Also in 2013, Unit 2 produced more electricity than any other reactor in the United States and was the second most productive in the world, according to industry data. The unit also achieved a 94.78 percent capacity factor, the highest of all plants in the world top 10 rankings. Capacity factor is an important measure of output and efficiency.
Unit 1 ranked third in the U.S. and seventh in the world, despite a scheduled refueling outage in spring 2013. The main purpose of a refueling outage is to replace some of the older fuel with new fuel that will produce more energy.
Unit 3, which underwent a scheduled refueling outage in fall 2013, ranked 16th in the U.S. and 28th in the world. Palo Verde’s three 1,340-megawatt (net) generating units are on an 18-month refueling cycle, with two refuelings scheduled each year – one in the spring and another in the fall.
“Our top priority is to safely and efficiently generate electricity, thereby providing APS customers and the entire southwest with clean, reliable, low-cost power,” said Randy Edington, Executive Vice President and Chief Nuclear Officer for Arizona Public Service Co., the operator and largest owner of Palo Verde. “Once again, our employees’ steadfast focus on plant safety and overall performance improvement helped elevate Palo Verde among the nation’s best operating nuclear power facilities.”
Other 2013 accomplishments included:
Record refueling outage. For the first time ever, a planned refueling outage at Palo Verde was completed in less than 30 days. Last year’s Unit 1 refueling outage began on March 30 and was completed on April 28, 2013 – in a total time of 29 days, 18 hours. The previous shortest Palo Verde refueling outage was 31 days in fall 2012.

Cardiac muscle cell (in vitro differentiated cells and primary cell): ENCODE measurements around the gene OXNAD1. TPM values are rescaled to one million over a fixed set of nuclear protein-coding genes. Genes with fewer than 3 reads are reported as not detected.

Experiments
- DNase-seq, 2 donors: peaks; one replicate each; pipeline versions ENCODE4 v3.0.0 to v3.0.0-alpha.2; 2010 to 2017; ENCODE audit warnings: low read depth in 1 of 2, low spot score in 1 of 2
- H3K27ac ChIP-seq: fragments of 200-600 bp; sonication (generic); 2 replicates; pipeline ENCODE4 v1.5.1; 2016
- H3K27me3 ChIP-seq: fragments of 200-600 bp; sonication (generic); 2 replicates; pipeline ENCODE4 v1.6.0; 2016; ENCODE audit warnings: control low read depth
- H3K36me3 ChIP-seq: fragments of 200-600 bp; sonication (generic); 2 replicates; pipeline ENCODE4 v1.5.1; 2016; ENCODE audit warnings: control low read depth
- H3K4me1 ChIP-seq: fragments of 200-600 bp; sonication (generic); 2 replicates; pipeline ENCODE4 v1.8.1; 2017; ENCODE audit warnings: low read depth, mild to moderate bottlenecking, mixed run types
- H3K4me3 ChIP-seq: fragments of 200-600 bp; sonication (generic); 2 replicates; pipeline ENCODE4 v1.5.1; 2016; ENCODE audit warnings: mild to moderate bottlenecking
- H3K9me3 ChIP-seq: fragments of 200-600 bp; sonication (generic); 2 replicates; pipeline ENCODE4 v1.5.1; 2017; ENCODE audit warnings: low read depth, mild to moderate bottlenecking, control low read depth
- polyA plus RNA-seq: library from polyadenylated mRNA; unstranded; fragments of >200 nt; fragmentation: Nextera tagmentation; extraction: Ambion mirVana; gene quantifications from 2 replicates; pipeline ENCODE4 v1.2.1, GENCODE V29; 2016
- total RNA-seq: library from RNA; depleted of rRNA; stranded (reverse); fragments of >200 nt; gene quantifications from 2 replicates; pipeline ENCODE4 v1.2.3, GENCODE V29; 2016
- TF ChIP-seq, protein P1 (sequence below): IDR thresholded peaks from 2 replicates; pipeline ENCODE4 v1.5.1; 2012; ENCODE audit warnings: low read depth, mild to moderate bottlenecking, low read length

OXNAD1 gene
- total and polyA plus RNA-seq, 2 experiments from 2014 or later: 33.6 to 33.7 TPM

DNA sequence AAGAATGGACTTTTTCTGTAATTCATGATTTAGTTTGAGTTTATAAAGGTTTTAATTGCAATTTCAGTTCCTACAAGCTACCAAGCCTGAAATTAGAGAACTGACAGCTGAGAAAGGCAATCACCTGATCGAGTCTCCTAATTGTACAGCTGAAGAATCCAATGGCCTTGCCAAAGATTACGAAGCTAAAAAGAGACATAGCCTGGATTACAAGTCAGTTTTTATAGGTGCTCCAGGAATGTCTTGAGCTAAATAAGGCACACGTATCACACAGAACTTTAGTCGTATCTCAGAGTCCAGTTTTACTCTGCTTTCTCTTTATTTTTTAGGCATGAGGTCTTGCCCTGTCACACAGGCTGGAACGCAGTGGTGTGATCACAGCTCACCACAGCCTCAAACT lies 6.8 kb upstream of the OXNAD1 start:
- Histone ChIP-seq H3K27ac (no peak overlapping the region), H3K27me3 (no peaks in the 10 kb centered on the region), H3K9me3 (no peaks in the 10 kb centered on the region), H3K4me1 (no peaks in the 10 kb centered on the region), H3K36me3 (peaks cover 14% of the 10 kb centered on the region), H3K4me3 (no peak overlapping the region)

Outstanding simultaneous operation. Palo Verde’s three units operated simultaneously for 160 days, the second-longest continuous run in plant history. Together, the three units produced low-cost power around the clock from April 28 to Oct. 5, 2013.
Palo Verde is the largest nuclear power plant in the nation, and its three reactors are part of 100 operating units in the U.S. and 436 in the world. Its three units can generate more than 4 million kilowatts of safe, clean, reliable, low-cost electricity every hour – enough to serve about 4 million people across the southwestern U.S. Approximately half of the plant’s output serves Arizona customers with the remaining power spread among California, New Mexico and far west Texas. In addition to the energy produced, Palo Verde has an estimated annual economic impact of more than $1.8 billion in Arizona through taxes, salaries, purchases of materials and services, and more.
Palo Verde is operated by APS and jointly owned by APS, Salt River Project, Southern California Edison Co., El Paso Electric Co., Public Service Co. of New Mexico, Southern California Public Power Authority and the Los Angeles Department of Water & Power.
APS, Arizona’s largest and longest-serving electricity utility, serves nearly 1.2 million customers in 11 of the state’s 15 counties. With headquarters in Phoenix, APS is the principal subsidiary of Pinnacle West Capital Corp. (NYSE: PNW).